Arts & Culture

This once-empty 1860s church in Montgomery Center is the biggest building in town and now it is full of art, music, theater, dance and wellness classes each day of the week.
Sebastian Araujo

When New York native Sebastian Araujo and his partner moved from Cape Cod to Montgomery Center, Vermont, he arrived with the notion that thrifty New Englanders re-purpose old buildings. So when he noticed the biggest structure in town - an 1860s church - standing empty, he wondered why. And then he sprang into action.

You can make a lantern to walk by moonlight with in Lyndonville, hear bluegrass and swing in Stowe and see a Pulitzer-prize winning play performed in Essex.

12521104 / iStock

I’ve always loved Valentine’s Day. Not for the cupids or romantic dinners with partners. But, for the holiday of grade school: when everyone got a Valentine, because it was a day to celebrate Love, writ large. An official day for Kindness.

Romeo, a Burnese Mountain Dog, owned by Pam Eldredge of Waterbury, competes at the Westminster Kennel Club Dog Show.
Dalmi Sirabo

One of the major competitions in the canine world took place this week in New York City. The Westminster Kennel Club Dog Show concluded Tuesday, Feb. 13. About a dozen dogs owned by Vermonters were among the field of 3,000 that competed this year. One of those dogs had an excellent show: Romeo, a Bernese Mountain Dog owned by Pam Eldredge of Waterbury.

Historian Kenneth Clark argued that, to survive, a civilization requires one thing above all: confidence. Confidence in itself; confidence in its culture and laws; confidence in the individual and collective capacities of its citizens to shape the future.

Young Writers Project: 'Special Markers'

Feb 16, 2018
Greta Hardy-Mittell, 17, of East Middlebury writes about an early memory – drawing a ladybug with ‘special’ permanent markers on a white porcelain plate.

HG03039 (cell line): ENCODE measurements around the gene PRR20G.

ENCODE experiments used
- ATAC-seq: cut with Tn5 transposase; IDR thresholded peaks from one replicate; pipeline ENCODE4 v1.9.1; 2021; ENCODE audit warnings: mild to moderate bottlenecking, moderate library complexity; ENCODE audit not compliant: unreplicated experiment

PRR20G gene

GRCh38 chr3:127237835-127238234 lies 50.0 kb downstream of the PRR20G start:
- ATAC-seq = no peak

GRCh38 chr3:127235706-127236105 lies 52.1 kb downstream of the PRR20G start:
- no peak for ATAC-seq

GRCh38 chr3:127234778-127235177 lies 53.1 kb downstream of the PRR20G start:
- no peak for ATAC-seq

YWP Photo Library, photo (cropped) by Olivia Joyce, Essex Junction, Vermont.

The plate wasn’t always blank.
Before the dishwasher soap scrubbed it too clean
I had drawn on it:
A ladybug, red and black,
colors that squeaked
as markers touched white porcelain—

Vermont organizations have a long tradition of promoting peace and non-violent protest.
bkindler / iStock

Vermont has a long tradition of pacifism and activism for peace. The movement can be traced from the early Quakers through to the back-to-the-land movement, and to the many groups advocating for peace in the state today.

Do you have a favorite book? Maybe it’s a novel you read again and again. But has a work of fiction ever inspired your vacation plans? New Bedford is the destination for devotees of one famous literary leviathan.

  

An art professor just spent four days publicly painting a six-foot-tall portrait of Trayvon Martin, the black teen whose murder in 2012 polarized the country and ignited a debate on racial profiling and civil rights.  

An illustration of books on shelves.
iStock / marrishuanna

The Vermont Book Award is entering its fourth year and the prestigious honor for work of outstanding literary merit by Vermont authors has a new twist in 2018.

In the past, the nominations have been made by a committee of independent booksellers and publishers. But for the first time, this year's nominations can be submitted by the public.

"Heart Spring Mountain," a new novel by Vermont author Robin MacArthur.
Harper Collins Publisher, courtesy